Sarver is dead weight. As Adrian Wojnarowski wrote on Tuesday, he brings no value to the NBA. None. People bitch about Eddy Curry, but Eddy Curry isn't holding the league hostage. You want to blame Eddy Curry for the lockout? Robert Sarver is Eddy Curry, a man who spoiled the trust of those who paid him and does absolutely nothing to improve the game. People joke about NBA players who buy Maybachs they don't need, jewelry instead of bonds. Let me tell you this: no player in NBA history has squandered as much money as Robert Sarver has just on the Suns since he bought in. You wonder how a player like Antoine Walker can go broke after making $108 million in the NBA? Ask how Sarver can do the same thing on a much grander (if less stylish) scale. Ask how the mighty Maloof brothers can crush their family's empire and take a whole city's sports identity down with it. Ask how Bruce Ratner can burn through stacks of money like firewood without even one eye on the product on the court. But the biggest difference is that when Antoine Walker burns his loot, the guy has to shimmy down to Puerto Rico and to the D-League to making a living. He has get back on his feet on hustle. Sarver? He gets a bailout. The Maloofs? They pawn off one of their dad's businesses. Ratner? He remembers that the Nets he lost so much money on were simply Vaseline for a real estate project in Brooklyn that will make his company billions more than an NBA team could ever be worth.
This is what bothers so many about what the NBA is doing: there is no ownership of the problem from ownership. Watch the language that the league will use. David Stern will be "forced" to cancel games -- nuh uh, no one is forcing the boss to call the shots. Without a deal, the NBA will make a conscious decision to cancel games. The owners will decide that extracting more money from players takes precedence over serving the communities that have put them in fancy suits, meeting in fancy hotels over fancy lunches. Robert Sarver will decide that the bailout the players' union has offered him -- $200 million in future salary rollbacks and a sure concession of escrow funds, which amount to 8 percent of payroll -- isn't enough, that he needs to twist the screws and get more, more, more.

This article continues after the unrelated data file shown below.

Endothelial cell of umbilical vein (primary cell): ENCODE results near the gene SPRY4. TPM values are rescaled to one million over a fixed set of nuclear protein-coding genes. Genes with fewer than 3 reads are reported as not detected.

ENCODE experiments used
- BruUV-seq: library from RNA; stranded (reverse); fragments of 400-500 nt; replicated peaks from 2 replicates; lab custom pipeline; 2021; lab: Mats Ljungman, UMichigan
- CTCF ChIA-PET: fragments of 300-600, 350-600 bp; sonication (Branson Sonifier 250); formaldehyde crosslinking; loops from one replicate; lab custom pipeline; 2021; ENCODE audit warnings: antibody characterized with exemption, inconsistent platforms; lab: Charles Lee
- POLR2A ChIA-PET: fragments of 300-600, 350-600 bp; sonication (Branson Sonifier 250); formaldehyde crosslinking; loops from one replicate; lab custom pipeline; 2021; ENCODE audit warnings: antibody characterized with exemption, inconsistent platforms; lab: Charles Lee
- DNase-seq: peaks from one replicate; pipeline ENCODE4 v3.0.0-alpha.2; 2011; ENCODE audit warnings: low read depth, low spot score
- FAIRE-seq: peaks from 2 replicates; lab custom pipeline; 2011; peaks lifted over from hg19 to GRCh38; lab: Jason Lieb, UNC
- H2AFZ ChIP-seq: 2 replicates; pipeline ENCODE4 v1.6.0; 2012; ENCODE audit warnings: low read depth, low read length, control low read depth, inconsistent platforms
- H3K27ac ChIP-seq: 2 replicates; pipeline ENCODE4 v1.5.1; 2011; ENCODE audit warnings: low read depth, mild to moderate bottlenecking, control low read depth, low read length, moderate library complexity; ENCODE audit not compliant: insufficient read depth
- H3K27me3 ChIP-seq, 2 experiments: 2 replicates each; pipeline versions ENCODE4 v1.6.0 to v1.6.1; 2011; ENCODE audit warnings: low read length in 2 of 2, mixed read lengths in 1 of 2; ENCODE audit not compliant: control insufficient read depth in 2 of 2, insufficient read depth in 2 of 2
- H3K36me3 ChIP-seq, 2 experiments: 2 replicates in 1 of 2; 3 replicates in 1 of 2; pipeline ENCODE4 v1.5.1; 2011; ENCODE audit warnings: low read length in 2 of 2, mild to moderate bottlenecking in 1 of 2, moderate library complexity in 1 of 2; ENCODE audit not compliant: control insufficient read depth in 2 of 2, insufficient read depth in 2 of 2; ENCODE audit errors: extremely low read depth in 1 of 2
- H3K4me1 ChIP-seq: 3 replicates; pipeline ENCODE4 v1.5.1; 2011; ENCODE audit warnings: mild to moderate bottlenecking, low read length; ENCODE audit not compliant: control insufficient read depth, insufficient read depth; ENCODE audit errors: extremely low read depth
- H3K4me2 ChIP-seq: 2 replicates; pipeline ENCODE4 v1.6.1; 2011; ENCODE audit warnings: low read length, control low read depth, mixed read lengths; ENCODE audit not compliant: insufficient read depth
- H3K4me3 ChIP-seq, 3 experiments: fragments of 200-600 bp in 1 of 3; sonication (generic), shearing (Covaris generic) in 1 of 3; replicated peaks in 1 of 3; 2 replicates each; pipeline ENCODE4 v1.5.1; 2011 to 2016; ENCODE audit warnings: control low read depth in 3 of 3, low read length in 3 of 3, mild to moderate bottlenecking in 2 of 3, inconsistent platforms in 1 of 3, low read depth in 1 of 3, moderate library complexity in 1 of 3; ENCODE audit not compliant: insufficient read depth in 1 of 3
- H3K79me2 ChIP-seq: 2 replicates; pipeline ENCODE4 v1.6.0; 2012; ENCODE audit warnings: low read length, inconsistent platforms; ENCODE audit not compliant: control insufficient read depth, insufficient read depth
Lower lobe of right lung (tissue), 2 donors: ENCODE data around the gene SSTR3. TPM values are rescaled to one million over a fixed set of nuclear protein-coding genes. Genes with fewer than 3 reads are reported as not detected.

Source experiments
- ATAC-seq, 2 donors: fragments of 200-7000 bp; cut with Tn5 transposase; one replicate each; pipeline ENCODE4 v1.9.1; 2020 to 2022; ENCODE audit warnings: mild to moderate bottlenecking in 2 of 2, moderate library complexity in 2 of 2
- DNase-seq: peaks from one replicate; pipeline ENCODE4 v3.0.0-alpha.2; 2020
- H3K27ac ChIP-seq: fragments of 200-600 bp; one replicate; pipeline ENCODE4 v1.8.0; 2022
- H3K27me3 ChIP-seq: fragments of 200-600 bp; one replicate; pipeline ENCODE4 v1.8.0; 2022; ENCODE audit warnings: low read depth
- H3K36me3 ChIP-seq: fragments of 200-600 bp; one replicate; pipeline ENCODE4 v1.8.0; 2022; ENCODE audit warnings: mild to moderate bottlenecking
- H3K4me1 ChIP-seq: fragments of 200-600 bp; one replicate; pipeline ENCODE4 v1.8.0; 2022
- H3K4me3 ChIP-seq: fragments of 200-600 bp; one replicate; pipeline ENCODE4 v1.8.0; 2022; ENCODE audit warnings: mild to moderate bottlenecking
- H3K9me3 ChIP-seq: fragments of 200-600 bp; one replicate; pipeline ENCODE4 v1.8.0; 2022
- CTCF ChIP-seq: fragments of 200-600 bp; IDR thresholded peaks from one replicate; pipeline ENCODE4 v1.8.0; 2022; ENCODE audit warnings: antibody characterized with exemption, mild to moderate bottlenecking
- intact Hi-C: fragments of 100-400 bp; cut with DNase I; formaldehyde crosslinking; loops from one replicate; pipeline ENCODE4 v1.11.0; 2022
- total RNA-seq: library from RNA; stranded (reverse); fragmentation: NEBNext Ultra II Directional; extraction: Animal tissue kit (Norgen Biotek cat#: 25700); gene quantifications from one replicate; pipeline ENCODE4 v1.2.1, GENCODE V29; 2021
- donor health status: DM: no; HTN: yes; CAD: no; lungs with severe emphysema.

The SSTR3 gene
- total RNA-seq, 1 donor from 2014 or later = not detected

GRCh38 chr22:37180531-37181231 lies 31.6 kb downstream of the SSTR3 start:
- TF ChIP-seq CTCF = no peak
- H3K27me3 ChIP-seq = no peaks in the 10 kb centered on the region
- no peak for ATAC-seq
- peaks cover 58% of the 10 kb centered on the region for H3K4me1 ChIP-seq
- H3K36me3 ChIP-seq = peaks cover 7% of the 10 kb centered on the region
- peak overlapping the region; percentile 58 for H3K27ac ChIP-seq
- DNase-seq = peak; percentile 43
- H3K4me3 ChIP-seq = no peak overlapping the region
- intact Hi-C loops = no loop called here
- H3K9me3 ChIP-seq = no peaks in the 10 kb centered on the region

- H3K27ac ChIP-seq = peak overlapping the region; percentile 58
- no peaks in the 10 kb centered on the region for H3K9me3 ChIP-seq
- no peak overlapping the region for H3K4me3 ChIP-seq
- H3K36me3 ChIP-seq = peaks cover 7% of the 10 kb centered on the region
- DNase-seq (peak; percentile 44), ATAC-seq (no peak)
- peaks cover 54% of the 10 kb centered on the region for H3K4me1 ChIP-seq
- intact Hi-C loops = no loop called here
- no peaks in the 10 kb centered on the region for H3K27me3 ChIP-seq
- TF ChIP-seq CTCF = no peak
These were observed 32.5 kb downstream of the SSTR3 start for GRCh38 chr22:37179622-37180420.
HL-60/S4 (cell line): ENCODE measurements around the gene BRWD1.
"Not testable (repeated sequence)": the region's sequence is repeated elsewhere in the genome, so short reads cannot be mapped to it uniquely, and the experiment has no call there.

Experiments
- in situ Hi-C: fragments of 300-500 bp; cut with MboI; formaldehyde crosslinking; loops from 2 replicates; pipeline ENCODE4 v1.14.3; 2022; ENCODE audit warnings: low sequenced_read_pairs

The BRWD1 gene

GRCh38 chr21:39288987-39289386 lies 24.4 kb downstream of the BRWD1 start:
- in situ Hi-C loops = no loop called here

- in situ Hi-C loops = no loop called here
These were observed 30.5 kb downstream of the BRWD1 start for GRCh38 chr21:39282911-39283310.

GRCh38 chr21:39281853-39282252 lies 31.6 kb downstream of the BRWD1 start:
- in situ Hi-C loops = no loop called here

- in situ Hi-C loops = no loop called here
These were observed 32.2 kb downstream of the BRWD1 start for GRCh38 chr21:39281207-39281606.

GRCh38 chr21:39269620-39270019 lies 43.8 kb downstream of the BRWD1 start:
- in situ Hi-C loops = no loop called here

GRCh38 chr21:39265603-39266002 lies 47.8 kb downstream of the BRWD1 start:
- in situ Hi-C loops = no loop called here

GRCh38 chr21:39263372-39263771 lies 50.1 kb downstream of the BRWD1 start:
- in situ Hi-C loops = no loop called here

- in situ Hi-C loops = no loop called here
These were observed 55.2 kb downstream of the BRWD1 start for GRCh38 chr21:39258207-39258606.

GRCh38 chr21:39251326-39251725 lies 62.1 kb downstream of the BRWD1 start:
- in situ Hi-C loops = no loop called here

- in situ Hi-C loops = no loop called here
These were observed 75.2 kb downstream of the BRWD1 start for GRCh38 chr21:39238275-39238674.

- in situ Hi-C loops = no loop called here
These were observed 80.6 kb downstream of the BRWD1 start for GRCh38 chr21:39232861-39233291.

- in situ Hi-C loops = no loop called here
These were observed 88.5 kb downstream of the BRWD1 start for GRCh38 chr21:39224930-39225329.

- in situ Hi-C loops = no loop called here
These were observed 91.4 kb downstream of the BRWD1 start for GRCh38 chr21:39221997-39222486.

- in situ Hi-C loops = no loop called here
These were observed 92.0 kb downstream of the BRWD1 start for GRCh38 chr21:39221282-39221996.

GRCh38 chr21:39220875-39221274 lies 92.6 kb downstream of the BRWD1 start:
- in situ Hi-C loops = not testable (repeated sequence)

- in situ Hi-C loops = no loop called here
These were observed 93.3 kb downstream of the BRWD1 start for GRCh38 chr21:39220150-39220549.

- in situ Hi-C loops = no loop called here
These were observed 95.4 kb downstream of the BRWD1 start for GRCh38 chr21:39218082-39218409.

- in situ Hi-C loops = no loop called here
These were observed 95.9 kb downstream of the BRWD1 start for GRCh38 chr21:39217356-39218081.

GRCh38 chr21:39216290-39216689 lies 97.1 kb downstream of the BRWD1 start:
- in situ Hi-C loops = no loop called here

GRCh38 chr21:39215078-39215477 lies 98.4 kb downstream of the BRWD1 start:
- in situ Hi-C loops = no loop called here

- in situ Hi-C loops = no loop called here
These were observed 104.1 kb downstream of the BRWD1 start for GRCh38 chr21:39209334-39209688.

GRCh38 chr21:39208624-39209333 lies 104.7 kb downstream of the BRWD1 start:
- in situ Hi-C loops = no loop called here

Notice that the NBA is looking to make up all of its losses and gain leaguewide profits on the backs of the players. Sure, Stern has cut league expenses. But he's not asking teams losing money to cut their expenses. The biggest crock of s--t about the whole lockout is that rising player salaries are to blame for the league's red balance sheet. It's logically impossible for that to be the case: leaguewide salaries are capped at a percentage of leaguewide revenue. If revenue grows 4 percent, payroll grows 4 percent. If revenue stays stagnant, payroll stays stagnant.
No, if the NBA is truly losing money, it's because other expenses are growing faster than revenue. The league refuses to discuss those other expenses, of course. Interest payments on team purchases -- you know, the interest Robert Sarver is paying to finance his record-breaking purchase of the Suns -- is a big chunk. That whole racket has become a self-perpetuating scandal that ensures that non-payroll expenses increase for eternity. The values of NBA teams as properties will continue to rise, and the players (through lockout-forced rollbacks) and fans (through higher prices and worse service) will be forced to help finance those deals. But when Sarver sells the Suns, when Chris Cohan sells the Warriors, do those players and fans get cut in? Nope. They're left helping the next guy finance the takeover.
If owners like Sarver don't wake up, realize how ridiculous they have been and find a way to open up our gyms on November 1, we're all going to be left holding the bag: the players, the fans, the arena workers, the city and county governments. Entitlement is a dirty word in American business, but we're applying it to the wrong people. Enough of the bulls--t. Take your insatiable greed back home to the wife in a designer handbag, and end this lockout.